Update: CoServ relief crews arrive to help with Hurricane Ida cleanup

Update: CoServ relief crews arrive to help with Hurricane Ida cleanup

 

By NICHOLAS SAKELARIS | CoServ

Update September 13: The CoServ linemen who were sent to Louisiana on August 30 returned home safely Saturday. They have been working 16- to 18-hour days in the aftermath of Hurricane Ida. 

On Friday, a fresh crew of CoServ linemen arrived in Slidell, Louisiana to continue providing mutual aid to the Washington-St. Tammany Electric Cooperative. They ate a quick breakfast at 5 a.m. Saturday and were climbing utility poles by dawn. 

WSTEC reported that all members have their power back on but there is still significant damage to their infrastructure. CoServ crews continue to replace broken utility poles, cracked crossarms and damaged insulators to prevent future power outages. 

Original Story: The Washington-St. Tammany Electric Cooperative in Louisiana has specifically asked that CoServ linemen assist with the power restoration work that remains to be done in their service area in the aftermath of Hurricane Ida.

They are requesting CoServ crews because they have been impressed with the work they have done since they arrived in the area north of Lake Pontchartrain on August 30.

“There was no doubt in my mind our crews would stand out and shine amongst the rest,” said Cody Coulter, CoServ’s Operations Manager. “Between our outstanding training program, commitment to safety and the work ethic instilled in our linemen, there isn’t a situation they won’t excel in.”

Another group of linemen left CoServ headquarters for Louisiana Friday morning to relieve the current crews, who are expected to come home Saturday. 

The 18 linemen who are there right now are divided into two crews, one of which is working near Folsom and Loranger. CoServ is familiar with the area as this is just 10 miles from where company crews worked after Hurricane Katrina in 2005.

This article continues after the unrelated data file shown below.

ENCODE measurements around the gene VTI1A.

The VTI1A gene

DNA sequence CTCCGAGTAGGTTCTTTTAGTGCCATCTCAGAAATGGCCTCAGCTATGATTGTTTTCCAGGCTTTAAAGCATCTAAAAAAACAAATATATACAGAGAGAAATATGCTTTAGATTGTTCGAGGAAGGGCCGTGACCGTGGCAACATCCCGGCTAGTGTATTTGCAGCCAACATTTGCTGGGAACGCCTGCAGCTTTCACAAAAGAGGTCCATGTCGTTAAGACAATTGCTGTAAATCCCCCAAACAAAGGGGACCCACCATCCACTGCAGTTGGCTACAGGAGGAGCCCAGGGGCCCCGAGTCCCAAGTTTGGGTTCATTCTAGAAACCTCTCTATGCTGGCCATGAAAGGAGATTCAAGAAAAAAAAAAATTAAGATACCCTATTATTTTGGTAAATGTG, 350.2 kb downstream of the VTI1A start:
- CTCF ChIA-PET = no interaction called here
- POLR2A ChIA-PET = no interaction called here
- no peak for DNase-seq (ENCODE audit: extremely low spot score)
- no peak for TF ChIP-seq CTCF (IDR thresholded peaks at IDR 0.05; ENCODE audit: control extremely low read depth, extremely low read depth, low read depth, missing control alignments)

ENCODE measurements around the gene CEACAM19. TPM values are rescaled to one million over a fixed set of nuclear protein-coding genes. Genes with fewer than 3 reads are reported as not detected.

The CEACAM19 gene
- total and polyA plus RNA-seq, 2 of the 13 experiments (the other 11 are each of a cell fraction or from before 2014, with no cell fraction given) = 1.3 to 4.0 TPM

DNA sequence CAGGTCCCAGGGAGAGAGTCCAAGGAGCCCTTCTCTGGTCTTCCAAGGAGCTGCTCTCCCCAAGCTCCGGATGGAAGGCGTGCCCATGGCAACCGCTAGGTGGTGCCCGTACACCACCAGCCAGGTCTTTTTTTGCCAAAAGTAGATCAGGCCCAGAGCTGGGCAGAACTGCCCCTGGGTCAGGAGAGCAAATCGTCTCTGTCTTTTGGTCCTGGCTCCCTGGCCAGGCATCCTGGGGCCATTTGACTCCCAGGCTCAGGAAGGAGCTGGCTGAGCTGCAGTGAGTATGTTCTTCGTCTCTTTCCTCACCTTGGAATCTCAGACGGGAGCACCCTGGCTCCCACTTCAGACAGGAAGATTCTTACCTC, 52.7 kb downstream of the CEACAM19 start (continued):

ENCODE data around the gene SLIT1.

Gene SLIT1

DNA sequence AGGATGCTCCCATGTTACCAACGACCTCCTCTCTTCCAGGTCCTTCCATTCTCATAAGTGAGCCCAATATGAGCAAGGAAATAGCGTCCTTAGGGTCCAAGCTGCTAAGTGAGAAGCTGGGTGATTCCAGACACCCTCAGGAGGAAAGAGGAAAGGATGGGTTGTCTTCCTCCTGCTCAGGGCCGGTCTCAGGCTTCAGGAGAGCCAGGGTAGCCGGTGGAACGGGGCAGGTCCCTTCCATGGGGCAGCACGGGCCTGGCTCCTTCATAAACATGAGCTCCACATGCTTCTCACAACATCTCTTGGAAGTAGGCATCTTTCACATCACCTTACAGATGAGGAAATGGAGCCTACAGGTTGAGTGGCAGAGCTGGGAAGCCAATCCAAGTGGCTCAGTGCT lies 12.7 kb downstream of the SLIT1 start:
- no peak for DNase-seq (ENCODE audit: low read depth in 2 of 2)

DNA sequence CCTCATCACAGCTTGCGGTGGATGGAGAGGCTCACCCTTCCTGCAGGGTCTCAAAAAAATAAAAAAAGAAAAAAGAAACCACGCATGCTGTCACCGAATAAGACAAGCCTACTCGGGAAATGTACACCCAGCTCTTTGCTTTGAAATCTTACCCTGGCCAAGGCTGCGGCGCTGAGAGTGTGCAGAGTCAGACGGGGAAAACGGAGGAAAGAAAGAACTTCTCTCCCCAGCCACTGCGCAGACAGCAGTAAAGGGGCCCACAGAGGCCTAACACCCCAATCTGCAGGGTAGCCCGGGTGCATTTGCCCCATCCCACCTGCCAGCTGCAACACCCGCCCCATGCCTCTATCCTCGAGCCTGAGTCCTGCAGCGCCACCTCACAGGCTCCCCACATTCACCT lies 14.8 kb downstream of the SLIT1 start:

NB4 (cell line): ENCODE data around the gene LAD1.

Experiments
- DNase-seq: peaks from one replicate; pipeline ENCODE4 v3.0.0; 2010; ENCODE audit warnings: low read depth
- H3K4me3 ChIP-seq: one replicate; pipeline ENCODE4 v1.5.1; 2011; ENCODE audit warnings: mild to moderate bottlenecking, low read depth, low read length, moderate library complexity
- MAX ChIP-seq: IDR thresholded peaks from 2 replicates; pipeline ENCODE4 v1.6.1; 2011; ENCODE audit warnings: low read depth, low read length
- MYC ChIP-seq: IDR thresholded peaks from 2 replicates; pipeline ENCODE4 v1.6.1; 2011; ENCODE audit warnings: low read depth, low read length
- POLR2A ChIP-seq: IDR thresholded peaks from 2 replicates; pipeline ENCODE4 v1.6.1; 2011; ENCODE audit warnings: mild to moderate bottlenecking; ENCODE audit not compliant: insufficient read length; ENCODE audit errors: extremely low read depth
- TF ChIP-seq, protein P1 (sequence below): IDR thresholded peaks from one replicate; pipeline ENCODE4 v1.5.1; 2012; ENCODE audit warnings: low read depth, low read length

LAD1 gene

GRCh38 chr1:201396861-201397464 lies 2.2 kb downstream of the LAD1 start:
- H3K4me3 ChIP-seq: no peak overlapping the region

The other crew rode a barge across the Pearl River Canal to help replace utility poles knocked down by Ida. Once they reached the other side, they used a special boom-tip crane with tracks to put up the new utility poles. After the poles were secured, they climbed the new poles to string wire back in the air and commence the process of connecting lines.

WSTEC is now down to just over 2,000 members without power. But restoration numbers may slow down as more than 22,000 utility poles were knocked down statewide by Ida, as reported by local media outlets, meaning there is more work to be done in securing new poles and reconnecting lines.

A whole day’s worth of work may only restore power for a handful of members or maybe just a single home, but CoServ crews’ continue to prove over and over, their determination will not waiver until the job is done. Click here to read comments from WSTEC members who are thankful to have their power turned back on. 

Print
Categories: Reliability, Safety
Tags:

Featured Story